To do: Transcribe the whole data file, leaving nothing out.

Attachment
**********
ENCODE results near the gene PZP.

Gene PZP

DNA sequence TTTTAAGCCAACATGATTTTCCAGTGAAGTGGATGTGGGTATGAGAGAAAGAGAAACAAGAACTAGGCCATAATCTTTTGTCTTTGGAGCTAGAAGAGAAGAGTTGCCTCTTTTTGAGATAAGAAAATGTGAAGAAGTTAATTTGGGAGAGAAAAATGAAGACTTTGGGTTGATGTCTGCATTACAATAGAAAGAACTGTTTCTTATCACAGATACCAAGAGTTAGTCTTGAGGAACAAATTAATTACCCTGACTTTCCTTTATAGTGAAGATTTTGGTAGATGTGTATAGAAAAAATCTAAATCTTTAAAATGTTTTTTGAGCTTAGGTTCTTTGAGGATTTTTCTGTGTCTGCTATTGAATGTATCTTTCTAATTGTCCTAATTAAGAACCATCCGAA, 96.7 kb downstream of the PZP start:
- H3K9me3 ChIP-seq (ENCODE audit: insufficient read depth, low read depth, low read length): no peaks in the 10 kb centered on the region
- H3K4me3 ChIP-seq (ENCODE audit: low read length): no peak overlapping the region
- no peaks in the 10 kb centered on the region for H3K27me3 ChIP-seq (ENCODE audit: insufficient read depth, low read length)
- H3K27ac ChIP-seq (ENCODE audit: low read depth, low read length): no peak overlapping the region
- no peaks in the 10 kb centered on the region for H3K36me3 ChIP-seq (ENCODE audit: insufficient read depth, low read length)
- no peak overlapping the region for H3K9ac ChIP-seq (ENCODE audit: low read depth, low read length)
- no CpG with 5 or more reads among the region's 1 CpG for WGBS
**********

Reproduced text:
ENCODE results near the gene PZP.

Gene PZP

DNA sequence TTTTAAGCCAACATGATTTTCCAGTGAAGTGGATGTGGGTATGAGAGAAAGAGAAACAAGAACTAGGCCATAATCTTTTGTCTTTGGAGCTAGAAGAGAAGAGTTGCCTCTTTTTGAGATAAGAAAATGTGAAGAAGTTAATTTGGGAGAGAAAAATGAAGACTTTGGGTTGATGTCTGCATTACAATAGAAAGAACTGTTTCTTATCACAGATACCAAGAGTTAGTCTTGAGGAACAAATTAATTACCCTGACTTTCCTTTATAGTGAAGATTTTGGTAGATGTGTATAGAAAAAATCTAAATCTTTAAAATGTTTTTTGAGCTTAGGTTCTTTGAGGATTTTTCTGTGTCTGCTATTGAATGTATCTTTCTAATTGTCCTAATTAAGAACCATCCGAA, 96.7 kb downstream of the PZP start:
- H3K9me3 ChIP-seq (ENCODE audit: insufficient read depth, low read depth, low read length): no peaks in the 10 kb centered on the region
- H3K4me3 ChIP-seq (ENCODE audit: low read length): no peak overlapping the region
- no peaks in the 10 kb centered on the region for H3K27me3 ChIP-seq (ENCODE audit: insufficient read depth, low read length)
- H3K27ac ChIP-seq (ENCODE audit: low read depth, low read length): no peak overlapping the region
- no peaks in the 10 kb centered on the region for H3K36me3 ChIP-seq (ENCODE audit: insufficient read depth, low read length)
- no peak overlapping the region for H3K9ac ChIP-seq (ENCODE audit: low read depth, low read length)
- no CpG with 5 or more reads among the region's 1 CpG for WGBS